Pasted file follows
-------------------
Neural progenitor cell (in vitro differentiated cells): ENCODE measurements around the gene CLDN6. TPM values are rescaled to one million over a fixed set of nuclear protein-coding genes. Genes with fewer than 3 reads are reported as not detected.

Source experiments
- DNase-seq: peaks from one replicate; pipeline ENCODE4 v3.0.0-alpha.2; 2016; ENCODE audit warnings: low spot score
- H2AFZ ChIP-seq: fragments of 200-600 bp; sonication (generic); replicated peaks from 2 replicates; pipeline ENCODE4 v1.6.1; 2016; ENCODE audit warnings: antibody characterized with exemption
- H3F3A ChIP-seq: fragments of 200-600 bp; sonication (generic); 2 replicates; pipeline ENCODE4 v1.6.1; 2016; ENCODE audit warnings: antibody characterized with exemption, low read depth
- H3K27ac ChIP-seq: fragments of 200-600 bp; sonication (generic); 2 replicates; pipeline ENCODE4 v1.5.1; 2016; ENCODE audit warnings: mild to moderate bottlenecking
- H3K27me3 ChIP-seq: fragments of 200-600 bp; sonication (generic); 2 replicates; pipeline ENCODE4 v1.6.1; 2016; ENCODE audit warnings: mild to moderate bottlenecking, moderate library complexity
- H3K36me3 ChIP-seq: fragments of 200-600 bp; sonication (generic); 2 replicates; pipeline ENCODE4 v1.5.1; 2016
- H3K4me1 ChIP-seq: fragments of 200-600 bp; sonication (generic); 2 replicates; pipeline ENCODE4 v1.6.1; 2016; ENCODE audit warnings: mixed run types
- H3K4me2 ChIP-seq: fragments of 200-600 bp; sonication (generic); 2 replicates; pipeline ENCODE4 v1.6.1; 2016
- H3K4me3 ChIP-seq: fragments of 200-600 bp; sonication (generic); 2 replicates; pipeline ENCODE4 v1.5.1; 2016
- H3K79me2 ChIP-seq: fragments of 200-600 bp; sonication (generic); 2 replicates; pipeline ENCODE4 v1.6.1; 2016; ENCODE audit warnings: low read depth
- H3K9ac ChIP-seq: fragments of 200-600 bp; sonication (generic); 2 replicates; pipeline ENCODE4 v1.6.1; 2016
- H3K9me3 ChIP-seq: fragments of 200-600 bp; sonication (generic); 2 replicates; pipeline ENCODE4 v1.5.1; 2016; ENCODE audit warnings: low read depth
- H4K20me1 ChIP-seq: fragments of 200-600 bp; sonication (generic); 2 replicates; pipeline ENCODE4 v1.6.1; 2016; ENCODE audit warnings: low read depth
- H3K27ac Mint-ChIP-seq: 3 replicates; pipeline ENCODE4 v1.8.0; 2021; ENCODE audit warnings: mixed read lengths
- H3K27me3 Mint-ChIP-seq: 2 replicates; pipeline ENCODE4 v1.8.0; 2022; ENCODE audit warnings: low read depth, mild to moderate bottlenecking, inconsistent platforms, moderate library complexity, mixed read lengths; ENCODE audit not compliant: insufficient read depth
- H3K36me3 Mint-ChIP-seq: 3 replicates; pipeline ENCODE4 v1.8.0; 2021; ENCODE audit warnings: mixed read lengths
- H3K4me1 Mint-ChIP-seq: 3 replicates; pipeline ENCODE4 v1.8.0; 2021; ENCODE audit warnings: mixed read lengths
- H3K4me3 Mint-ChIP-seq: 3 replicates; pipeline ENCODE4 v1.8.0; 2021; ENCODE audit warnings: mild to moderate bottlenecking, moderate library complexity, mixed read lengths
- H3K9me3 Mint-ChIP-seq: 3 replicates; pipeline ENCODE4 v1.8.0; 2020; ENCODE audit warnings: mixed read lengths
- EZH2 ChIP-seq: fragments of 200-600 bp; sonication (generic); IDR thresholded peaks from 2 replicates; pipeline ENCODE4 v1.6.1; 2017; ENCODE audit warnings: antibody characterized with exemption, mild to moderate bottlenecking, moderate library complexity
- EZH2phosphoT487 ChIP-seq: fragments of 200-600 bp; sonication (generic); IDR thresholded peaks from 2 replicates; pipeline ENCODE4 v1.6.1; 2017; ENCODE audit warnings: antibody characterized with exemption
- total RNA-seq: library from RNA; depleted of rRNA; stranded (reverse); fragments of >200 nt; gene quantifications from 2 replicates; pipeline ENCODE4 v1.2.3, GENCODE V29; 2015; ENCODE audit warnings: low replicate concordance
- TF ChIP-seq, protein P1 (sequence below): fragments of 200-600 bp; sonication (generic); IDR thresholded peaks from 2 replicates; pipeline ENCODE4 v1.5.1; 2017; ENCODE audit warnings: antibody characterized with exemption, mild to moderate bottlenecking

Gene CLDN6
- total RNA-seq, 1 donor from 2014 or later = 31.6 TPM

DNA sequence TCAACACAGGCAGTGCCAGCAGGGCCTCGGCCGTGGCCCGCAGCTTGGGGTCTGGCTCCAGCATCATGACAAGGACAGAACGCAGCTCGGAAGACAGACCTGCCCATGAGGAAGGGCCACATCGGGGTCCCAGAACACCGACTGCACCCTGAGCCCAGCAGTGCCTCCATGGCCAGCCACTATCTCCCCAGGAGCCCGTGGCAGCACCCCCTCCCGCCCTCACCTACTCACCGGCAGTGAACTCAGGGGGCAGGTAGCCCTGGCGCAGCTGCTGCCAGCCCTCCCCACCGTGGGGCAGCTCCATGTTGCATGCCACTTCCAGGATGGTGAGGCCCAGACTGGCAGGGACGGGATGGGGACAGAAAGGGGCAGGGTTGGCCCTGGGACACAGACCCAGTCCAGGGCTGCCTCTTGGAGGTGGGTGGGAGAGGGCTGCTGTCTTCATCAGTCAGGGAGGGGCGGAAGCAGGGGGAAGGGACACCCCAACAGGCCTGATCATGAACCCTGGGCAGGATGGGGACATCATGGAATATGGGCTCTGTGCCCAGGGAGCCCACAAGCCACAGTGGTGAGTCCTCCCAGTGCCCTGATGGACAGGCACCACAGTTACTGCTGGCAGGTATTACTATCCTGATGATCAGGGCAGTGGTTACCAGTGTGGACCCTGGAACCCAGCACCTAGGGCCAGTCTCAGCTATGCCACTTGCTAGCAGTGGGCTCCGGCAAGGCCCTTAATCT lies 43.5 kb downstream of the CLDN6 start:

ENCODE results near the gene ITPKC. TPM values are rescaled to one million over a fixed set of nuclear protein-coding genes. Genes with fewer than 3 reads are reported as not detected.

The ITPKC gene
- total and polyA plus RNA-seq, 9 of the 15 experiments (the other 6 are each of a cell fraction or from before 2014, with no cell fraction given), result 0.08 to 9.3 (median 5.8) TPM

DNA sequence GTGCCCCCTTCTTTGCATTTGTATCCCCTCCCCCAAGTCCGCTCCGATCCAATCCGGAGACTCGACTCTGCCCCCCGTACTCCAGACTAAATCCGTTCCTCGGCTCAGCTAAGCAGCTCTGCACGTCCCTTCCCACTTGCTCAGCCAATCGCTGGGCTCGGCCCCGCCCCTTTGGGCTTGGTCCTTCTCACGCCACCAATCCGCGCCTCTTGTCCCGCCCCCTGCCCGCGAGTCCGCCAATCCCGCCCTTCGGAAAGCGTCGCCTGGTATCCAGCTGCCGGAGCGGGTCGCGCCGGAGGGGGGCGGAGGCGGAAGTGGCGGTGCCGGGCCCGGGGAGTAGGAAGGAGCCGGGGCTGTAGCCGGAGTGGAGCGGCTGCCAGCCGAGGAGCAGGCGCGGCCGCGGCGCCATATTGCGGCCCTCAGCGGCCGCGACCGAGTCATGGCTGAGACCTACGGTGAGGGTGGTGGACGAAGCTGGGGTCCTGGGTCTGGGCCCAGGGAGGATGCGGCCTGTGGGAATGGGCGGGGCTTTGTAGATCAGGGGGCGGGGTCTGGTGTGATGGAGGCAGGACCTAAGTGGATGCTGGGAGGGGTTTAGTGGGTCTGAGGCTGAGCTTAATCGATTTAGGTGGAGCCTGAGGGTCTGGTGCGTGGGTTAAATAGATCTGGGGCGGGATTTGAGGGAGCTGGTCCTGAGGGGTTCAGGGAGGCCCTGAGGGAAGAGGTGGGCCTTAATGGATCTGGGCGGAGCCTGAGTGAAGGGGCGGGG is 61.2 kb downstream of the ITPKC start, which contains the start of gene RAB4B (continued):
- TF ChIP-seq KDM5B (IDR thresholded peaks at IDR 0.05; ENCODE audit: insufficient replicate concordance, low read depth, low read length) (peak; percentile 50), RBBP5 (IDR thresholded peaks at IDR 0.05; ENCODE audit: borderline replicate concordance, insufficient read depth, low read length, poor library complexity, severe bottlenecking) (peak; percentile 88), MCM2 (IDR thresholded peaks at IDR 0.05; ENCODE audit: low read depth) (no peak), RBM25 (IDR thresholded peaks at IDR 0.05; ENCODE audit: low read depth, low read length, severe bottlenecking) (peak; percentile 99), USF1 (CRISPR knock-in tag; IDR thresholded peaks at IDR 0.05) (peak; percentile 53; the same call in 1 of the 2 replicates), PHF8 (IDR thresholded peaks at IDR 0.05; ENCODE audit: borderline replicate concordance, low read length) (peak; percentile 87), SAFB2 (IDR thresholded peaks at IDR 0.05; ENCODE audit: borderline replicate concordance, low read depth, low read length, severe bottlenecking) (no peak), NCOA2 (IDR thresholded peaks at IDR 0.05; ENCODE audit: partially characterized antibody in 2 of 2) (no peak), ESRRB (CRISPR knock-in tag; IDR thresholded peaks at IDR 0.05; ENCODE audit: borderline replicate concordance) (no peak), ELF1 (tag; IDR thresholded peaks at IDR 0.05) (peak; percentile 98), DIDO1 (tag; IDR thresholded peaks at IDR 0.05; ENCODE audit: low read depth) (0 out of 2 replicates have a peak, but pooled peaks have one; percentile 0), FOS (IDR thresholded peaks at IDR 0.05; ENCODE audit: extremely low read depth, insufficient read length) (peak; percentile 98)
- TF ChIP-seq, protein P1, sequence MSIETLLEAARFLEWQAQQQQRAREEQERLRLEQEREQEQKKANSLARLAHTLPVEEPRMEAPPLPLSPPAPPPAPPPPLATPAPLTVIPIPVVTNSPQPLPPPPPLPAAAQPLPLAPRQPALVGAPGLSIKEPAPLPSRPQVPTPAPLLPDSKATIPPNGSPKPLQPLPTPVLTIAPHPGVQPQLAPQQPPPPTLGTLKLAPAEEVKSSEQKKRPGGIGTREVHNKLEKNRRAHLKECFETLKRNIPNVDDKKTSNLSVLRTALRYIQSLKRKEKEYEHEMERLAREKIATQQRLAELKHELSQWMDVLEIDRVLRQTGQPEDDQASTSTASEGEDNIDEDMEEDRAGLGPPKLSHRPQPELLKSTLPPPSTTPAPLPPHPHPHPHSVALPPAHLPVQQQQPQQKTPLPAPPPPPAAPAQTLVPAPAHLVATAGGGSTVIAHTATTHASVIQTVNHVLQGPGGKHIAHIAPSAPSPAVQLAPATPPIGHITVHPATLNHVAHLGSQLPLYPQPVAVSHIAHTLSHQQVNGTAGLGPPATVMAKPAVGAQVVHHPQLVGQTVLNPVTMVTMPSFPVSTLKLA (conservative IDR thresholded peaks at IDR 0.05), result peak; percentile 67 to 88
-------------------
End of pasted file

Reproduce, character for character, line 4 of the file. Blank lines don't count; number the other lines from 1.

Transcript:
- H2AFZ ChIP-seq: fragments of 200-600 bp; sonication (generic); replicated peaks from 2 replicates; pipeline ENCODE4 v1.6.1; 2016; ENCODE audit warnings: antibody characterized with exemption